I. What is the nature of the power exterior to ourselves ?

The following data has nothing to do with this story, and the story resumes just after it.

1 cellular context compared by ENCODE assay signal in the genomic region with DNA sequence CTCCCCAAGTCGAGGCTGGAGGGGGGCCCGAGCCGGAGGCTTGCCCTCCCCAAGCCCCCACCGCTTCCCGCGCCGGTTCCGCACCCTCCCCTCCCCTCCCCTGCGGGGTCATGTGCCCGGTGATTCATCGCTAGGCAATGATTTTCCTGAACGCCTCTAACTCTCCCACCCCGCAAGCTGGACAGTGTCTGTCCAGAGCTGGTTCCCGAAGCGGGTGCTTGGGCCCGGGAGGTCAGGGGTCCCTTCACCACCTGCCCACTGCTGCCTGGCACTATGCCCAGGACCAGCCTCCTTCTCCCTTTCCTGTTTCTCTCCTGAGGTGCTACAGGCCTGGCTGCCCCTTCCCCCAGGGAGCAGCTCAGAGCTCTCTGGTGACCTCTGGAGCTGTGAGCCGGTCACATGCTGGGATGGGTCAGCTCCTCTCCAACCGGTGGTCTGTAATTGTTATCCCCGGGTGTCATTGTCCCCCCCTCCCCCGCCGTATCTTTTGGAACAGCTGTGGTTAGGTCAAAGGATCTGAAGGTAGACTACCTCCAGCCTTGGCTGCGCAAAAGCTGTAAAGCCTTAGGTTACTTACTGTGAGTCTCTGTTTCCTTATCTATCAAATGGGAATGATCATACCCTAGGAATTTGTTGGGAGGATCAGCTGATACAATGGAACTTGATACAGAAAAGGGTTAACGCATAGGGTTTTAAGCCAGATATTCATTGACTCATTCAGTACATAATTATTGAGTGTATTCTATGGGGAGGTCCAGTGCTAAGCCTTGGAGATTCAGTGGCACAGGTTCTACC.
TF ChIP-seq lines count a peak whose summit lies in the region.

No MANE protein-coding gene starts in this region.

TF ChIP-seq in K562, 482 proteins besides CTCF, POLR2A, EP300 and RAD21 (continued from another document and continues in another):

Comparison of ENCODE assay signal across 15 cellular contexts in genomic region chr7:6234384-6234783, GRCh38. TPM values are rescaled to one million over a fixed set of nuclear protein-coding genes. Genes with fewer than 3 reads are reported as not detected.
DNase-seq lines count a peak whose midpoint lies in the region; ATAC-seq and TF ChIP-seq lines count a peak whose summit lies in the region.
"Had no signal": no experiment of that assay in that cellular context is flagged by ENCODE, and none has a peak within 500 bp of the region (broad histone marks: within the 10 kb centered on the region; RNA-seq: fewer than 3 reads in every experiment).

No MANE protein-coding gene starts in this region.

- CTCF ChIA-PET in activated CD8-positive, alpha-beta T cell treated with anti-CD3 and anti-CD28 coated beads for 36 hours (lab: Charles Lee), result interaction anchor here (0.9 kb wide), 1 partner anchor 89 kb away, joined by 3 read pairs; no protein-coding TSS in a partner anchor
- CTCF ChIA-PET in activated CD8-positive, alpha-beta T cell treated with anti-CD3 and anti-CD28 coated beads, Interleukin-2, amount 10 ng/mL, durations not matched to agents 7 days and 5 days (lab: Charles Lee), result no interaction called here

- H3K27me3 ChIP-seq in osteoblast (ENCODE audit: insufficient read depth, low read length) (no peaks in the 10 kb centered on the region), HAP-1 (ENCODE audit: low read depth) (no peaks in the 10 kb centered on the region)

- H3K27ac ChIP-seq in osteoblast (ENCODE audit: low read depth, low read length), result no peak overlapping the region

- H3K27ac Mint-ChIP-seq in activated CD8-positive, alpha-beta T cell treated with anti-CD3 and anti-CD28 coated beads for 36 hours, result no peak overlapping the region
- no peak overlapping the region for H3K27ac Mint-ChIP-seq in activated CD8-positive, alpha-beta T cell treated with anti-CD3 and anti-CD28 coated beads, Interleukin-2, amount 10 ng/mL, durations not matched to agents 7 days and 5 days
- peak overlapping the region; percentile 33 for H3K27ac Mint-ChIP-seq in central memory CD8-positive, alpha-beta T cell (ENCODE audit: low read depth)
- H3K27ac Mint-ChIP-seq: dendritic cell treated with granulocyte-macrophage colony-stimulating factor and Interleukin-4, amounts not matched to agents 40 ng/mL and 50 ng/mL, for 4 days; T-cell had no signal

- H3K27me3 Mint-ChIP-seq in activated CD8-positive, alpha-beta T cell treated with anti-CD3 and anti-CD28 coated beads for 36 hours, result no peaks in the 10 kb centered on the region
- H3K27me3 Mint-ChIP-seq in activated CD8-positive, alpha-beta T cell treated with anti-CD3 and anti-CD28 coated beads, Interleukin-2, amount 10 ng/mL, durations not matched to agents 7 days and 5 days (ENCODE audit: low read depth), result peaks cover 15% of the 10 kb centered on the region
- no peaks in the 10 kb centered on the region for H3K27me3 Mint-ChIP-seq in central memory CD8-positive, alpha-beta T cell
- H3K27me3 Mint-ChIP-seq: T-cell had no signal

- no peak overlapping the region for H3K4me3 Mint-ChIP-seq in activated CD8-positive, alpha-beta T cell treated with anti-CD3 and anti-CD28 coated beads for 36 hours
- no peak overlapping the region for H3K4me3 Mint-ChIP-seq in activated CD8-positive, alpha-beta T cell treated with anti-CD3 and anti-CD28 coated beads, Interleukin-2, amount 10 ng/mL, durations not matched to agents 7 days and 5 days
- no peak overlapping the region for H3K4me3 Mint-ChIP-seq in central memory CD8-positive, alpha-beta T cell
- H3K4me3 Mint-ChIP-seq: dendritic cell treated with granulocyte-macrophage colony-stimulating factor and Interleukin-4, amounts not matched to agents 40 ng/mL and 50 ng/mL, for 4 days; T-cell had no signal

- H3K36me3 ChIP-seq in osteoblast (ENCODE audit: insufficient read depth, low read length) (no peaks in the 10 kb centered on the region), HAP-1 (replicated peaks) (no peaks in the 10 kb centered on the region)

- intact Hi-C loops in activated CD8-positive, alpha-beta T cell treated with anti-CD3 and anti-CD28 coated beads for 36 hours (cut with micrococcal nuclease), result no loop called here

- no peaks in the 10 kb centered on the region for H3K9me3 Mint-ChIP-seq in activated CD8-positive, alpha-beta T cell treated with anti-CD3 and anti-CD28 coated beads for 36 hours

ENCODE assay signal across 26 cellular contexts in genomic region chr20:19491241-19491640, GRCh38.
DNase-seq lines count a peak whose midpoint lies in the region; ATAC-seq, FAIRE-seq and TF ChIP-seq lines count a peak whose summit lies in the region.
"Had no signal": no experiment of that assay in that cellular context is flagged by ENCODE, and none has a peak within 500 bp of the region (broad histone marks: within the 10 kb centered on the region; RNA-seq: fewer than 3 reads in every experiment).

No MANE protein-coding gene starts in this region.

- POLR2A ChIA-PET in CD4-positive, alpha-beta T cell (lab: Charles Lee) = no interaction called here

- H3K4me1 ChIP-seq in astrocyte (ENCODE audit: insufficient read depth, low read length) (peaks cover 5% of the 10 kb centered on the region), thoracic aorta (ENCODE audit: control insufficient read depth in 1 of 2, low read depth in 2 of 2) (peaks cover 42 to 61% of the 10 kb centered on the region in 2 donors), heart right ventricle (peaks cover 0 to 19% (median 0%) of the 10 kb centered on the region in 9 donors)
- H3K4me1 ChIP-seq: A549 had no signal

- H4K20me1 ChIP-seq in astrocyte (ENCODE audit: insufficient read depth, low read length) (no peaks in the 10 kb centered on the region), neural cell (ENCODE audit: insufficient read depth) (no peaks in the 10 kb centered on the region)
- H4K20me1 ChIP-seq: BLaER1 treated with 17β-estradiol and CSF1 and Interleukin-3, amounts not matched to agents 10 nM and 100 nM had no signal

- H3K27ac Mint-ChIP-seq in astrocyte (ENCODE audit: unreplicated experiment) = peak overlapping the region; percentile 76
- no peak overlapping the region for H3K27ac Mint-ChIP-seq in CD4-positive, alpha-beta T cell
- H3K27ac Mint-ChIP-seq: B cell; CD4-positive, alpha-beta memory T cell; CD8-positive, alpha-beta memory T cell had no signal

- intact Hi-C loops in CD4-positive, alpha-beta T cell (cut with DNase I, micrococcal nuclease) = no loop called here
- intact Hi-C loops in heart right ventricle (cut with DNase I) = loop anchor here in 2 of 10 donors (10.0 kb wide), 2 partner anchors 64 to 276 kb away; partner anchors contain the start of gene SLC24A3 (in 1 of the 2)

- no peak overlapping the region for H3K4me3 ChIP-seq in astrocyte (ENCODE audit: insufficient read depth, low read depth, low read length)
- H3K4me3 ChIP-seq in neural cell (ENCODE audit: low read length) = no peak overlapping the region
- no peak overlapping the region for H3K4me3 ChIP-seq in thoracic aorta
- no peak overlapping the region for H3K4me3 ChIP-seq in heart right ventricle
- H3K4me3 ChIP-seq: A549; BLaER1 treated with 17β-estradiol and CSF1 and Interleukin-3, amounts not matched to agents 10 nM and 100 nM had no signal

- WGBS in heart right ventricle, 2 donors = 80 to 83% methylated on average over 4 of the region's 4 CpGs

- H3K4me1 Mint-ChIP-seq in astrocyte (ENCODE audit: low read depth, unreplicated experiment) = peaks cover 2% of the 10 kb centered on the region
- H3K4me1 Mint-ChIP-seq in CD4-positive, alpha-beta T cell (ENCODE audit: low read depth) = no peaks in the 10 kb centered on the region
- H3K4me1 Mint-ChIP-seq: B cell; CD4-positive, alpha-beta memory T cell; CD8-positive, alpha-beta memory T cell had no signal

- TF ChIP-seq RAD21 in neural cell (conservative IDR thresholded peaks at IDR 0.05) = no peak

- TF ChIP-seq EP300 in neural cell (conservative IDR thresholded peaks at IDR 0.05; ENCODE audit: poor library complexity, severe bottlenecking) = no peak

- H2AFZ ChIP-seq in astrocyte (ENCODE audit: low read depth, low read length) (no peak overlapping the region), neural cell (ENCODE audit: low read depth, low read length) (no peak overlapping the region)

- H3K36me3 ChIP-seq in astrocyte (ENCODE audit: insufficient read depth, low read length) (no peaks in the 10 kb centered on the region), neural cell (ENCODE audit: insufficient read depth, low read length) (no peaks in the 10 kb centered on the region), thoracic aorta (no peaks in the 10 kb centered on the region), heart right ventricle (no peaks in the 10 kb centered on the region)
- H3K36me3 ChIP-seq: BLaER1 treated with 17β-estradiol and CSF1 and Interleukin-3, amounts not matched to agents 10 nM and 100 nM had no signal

Man's first step, when this inquiry has suggested itself to his mind, is to look round on the objects amid which he moves, and which often appear to be the active agents in causing him either enjoyment or suffering. Does the power which controls him exist there? The untaught savage perhaps answers, yes, and selects his fetiche from the first thing that strikes his fancy. A little more cultivation sends him from the fetiche to something less tangible, and of greater apparent energy, and the heavenly bodies are adored; but when the question occurs in an age of more advancement, a very different process must be resorted to, in order to satisfy a mind accustomed to the severity of demonstration required by real science. We perceive an universe whose slightest movement we are unable to regulate ; after ages of thought and observation, we think it our glory that we have arrived at the discovery of the laws by which it coheres ; but they are so totally beyond our power to alter, that we can only hope to effect our purpose by shaping it in conformity to them. We have subjected these laws to the strictest examination; we cannot doubt that we have arrived at the truth, but these immutable laws provide only for the regular movement of inert matter. We look round again ; we are surrounded by organized bodies, and we have not yet discovered the law by which they exist. verse with our fellows, and find something beyond organized life merely; we find intellect, that subtle agent by which our inquiries are carried on, itself offering a problem of no small difficulty. The con